Jackson v. State

Annotate this Case

291 N.E.2d 892 (1973)

James Leon JACKSON, Appellant, v. STATE of Indiana, Appellee.

No. 771S215.

Supreme Court of Indiana.

February 7, 1973.

George A. Purvis, Indianapolis, for appellant.

Theodore L. Sendak, Atty. Gen., William D. Bucher, Deputy Atty. Gen., for appellee.

DeBRULER, Justice.

This is an appeal from convictions of robbery and inflicting injury in the commission of a robbery (I.C. 1971, XX-XX-X-X, being Burns § 10-4101) after a trial without a jury in the Marion Criminal Court, Judge John Davis presiding. Appellant was sentenced to the Indiana State Prison for life. He bases his appeal on the contention that the evidence was insufficient to support these convictions.

The evidence introduced by the State at trial showed that one Charles Washington met the appellant in the Tally Ho Tavern at about 6:30 or 7:00 p.m. on the night of November 25, 1970. Mr. Washington testified that they left the tavern together and went to appellant's apartment where they and a third man named Zeke started shooting dice. After about an hour and a half Mr. Washington had won all of the appellant's money; about twenty-three dollars. Mr. Washington testified that these winnings, together with part of the salary he had been paid recently, totaled about $130.00 all of which he had in his wallet that night.

After the game Washington, appellant and Zeke drank some whiskey and appellant asked Washington for a loan. Washington refused and left. He stopped to call his wife and then began to walk to his apartment when at the corner of 36th and Illinois Streets appellant came out of an alley and told Washington to "give it up". Washington told the appellant to go away and continued walking. At that point appellant took a gun from his pocket and struck Washington in the head. A scuffle ensued in the street with appellant striking Washington *893 several times with the pistol. Mr. Washington recalled falling to the ground and felt someone go through his pockets but could not actually see who it was because of a severe injury to his eye. However, Mr. Washington testified that he had not seen anyone else on the street at the time, and the only other person he noticed was a woman standing on her porch who subsequently called the police.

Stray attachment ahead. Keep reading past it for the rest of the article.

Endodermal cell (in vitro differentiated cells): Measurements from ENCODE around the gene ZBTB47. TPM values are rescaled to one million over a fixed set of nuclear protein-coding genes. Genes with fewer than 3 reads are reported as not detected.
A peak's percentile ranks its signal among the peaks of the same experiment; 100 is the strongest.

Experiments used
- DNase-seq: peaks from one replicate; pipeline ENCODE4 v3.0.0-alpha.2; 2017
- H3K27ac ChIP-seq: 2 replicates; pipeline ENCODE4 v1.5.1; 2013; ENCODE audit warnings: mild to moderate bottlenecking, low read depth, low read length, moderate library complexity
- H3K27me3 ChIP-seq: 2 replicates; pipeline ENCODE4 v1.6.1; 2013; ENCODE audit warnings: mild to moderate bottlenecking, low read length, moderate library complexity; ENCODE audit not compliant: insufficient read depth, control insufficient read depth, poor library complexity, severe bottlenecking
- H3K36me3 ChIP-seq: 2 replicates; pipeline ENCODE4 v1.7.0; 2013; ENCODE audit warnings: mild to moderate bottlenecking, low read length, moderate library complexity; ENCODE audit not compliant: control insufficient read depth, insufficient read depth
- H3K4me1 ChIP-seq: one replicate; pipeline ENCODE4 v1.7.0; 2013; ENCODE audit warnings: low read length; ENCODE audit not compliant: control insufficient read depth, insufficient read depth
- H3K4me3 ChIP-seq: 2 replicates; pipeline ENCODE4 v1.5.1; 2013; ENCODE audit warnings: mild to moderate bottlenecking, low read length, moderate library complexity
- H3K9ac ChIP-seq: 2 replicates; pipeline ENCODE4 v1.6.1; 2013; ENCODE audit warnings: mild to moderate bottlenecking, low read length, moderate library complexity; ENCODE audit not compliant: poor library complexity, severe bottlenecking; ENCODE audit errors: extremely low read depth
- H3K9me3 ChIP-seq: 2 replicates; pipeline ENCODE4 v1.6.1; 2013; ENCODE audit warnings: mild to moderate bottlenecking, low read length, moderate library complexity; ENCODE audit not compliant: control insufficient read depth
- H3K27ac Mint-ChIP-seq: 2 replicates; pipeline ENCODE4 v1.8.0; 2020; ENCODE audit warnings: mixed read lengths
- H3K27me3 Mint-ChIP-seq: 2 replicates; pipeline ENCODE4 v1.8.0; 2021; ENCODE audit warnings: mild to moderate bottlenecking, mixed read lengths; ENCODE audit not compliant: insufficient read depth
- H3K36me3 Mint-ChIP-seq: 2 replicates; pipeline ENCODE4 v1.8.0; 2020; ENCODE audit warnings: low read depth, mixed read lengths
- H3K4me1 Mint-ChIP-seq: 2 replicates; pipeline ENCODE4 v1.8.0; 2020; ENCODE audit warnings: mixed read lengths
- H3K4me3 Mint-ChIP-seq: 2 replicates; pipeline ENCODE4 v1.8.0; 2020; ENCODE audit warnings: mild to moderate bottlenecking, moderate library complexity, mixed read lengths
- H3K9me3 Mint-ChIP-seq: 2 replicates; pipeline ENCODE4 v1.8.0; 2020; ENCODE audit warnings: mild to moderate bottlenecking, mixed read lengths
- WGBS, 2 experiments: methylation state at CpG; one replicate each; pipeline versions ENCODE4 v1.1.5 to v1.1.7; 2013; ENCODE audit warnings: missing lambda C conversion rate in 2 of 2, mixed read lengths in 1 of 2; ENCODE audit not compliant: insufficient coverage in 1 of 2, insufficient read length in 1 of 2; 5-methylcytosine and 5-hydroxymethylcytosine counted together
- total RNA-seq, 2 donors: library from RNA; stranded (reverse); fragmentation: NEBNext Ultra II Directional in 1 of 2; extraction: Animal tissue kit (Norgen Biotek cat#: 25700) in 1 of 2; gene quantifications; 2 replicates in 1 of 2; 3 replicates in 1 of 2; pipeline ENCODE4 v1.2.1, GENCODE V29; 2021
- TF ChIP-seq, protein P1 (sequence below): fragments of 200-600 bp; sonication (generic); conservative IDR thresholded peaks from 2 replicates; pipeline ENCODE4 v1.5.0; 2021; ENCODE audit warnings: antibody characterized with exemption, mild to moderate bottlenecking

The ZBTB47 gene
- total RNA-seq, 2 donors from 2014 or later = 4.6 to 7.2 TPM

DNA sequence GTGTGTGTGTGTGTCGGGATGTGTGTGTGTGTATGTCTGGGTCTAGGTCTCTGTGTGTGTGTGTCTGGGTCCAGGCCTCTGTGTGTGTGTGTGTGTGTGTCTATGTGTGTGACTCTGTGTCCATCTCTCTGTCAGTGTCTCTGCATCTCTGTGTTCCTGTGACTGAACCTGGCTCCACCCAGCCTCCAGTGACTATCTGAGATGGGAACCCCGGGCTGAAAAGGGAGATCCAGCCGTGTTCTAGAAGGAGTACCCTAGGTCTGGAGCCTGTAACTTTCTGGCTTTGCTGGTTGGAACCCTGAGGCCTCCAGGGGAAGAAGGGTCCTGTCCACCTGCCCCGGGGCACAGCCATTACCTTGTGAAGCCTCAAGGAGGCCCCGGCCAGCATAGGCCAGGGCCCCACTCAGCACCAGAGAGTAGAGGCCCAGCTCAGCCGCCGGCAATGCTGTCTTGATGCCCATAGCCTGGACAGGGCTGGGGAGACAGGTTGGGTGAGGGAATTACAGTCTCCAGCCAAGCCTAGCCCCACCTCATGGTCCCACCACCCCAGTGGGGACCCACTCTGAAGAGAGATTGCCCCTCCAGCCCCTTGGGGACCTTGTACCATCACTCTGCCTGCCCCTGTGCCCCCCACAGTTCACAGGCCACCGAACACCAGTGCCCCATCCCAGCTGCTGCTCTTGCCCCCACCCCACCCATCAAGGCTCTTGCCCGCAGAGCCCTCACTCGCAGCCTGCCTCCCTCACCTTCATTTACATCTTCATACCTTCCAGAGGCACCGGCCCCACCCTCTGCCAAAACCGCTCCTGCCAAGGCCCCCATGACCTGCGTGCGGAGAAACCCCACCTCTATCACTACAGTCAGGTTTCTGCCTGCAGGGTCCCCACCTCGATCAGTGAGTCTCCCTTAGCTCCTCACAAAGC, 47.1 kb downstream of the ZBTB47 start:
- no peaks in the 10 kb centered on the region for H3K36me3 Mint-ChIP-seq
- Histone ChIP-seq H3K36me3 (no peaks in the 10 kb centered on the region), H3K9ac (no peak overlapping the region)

Mr. Washington stated that he spent forty-seven days in the hospital after the incident and suffered several deep cuts on his scalp, a broken ankle and an injury to his eye which continued to cause blurred vision at the time of the trial. He testified that he knew the appellant quite well and had known him for some fourteen years.

Officer Roberts of the Indianapolis Police Department testified that he received a radio call to proceed to 36th and Illinois on the night of the incident. When he arrived he saw Charles Washington lying on the street bleeding severely from several head wounds. He also noticed a bone had broken through the skin around Mr. Washington's ankle. Officer Roberts found an empty wallet near by with cards in it identifying the wallet as belonging to Charles Washington. An ambulance was called and removed Mr. Washington to a hospital.

At the outset we should point out that when we are called upon to decide a question concerning the sufficiency of the evidence of a conviction we will not weigh the evidence nor resolve questions of credibility of witnesses, but will look to that evidence and the reasonable inferences therefrom which support the finding of the trial court. Smith v. State (1970), 254 Ind. 401, 260 N.E.2d 558. The conviction will be affirmed if from that viewpoint there is evidence of probative value from which the trier of fact could reasonably infer that the appellant was guilty beyond a reasonable doubt. Turner v. State (1972), Ind., 287 N.E.2d 339.

The essential elements of the offense of robbery as defined by our statute include a taking from another an article of value by force or violence. Inflicting injury in the commission of a robbery is defined as an infliction of a wound or physical injury with a "firearm ... club ... bludgeon ... or any other deadly or dangerous weapon or instrument while engaged in the commission of a robbery." I.C. 1971, XX-XX-X-X, being Burns § 10-4101.

Testimony here indicated that a man identified as the appellant approached Mr. Washington and demanded that he "give it up" and when he refused beat him with a pistol inflicting several lacerations about his head, breaking his ankle and injuring his eye. Immediately following this beating by appellant Mr. Washington felt someone go through his pockets and later found that about $130.00 of his money was gone. This testimony clearly demonstrates a taking from another by force an article of value and there certainly were injuries inflicted by a dangerous weapon during the course of this taking. The trier of fact presented with such evidence could properly find the defendant guilty of both of the crimes charged here.

Appellant asserts, however, that his own alibi testimony as well as that of his mother and two sisters indicate that on the night of the incident he was at his mother's house. This conflict between the State and defense witnesses is, of course, a question of credibility and therefore is not properly treated on appeal.

Judgment affirmed.